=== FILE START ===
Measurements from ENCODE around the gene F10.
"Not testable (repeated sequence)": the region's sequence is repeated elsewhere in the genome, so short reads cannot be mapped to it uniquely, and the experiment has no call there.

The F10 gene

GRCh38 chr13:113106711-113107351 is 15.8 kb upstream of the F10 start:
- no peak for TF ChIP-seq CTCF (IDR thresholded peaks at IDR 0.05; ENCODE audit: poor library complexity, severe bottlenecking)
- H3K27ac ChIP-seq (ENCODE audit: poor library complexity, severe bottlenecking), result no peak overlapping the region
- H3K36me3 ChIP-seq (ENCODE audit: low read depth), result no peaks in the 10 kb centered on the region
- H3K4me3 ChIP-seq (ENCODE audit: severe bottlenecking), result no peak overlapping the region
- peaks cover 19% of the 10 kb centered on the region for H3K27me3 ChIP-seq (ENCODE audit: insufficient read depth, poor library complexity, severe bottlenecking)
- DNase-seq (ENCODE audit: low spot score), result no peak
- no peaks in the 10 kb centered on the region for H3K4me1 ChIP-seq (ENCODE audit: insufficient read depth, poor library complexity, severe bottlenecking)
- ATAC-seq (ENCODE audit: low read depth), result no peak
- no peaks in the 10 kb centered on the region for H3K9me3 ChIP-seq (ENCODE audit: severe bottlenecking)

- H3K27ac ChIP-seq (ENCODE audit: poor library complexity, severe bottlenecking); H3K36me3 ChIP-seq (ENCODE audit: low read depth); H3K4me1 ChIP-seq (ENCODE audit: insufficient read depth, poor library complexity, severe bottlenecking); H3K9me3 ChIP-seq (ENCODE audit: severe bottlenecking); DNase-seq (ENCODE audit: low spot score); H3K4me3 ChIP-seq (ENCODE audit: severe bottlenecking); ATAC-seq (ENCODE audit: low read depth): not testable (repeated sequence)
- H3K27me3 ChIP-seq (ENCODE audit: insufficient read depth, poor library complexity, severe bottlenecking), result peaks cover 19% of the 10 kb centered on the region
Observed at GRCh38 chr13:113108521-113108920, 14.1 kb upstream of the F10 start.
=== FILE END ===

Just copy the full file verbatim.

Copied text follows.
Measurements from ENCODE around the gene F10.
"Not testable (repeated sequence)": the region's sequence is repeated elsewhere in the genome, so short reads cannot be mapped to it uniquely, and the experiment has no call there.

The F10 gene

GRCh38 chr13:113106711-113107351 is 15.8 kb upstream of the F10 start:
- no peak for TF ChIP-seq CTCF (IDR thresholded peaks at IDR 0.05; ENCODE audit: poor library complexity, severe bottlenecking)
- H3K27ac ChIP-seq (ENCODE audit: poor library complexity, severe bottlenecking), result no peak overlapping the region
- H3K36me3 ChIP-seq (ENCODE audit: low read depth), result no peaks in the 10 kb centered on the region
- H3K4me3 ChIP-seq (ENCODE audit: severe bottlenecking), result no peak overlapping the region
- peaks cover 19% of the 10 kb centered on the region for H3K27me3 ChIP-seq (ENCODE audit: insufficient read depth, poor library complexity, severe bottlenecking)
- DNase-seq (ENCODE audit: low spot score), result no peak
- no peaks in the 10 kb centered on the region for H3K4me1 ChIP-seq (ENCODE audit: insufficient read depth, poor library complexity, severe bottlenecking)
- ATAC-seq (ENCODE audit: low read depth), result no peak
- no peaks in the 10 kb centered on the region for H3K9me3 ChIP-seq (ENCODE audit: severe bottlenecking)

- H3K27ac ChIP-seq (ENCODE audit: poor library complexity, severe bottlenecking); H3K36me3 ChIP-seq (ENCODE audit: low read depth); H3K4me1 ChIP-seq (ENCODE audit: insufficient read depth, poor library complexity, severe bottlenecking); H3K9me3 ChIP-seq (ENCODE audit: severe bottlenecking); DNase-seq (ENCODE audit: low spot score); H3K4me3 ChIP-seq (ENCODE audit: severe bottlenecking); ATAC-seq (ENCODE audit: low read depth): not testable (repeated sequence)
- H3K27me3 ChIP-seq (ENCODE audit: insufficient read depth, poor library complexity, severe bottlenecking), result peaks cover 19% of the 10 kb centered on the region
Observed at GRCh38 chr13:113108521-113108920, 14.1 kb upstream of the F10 start.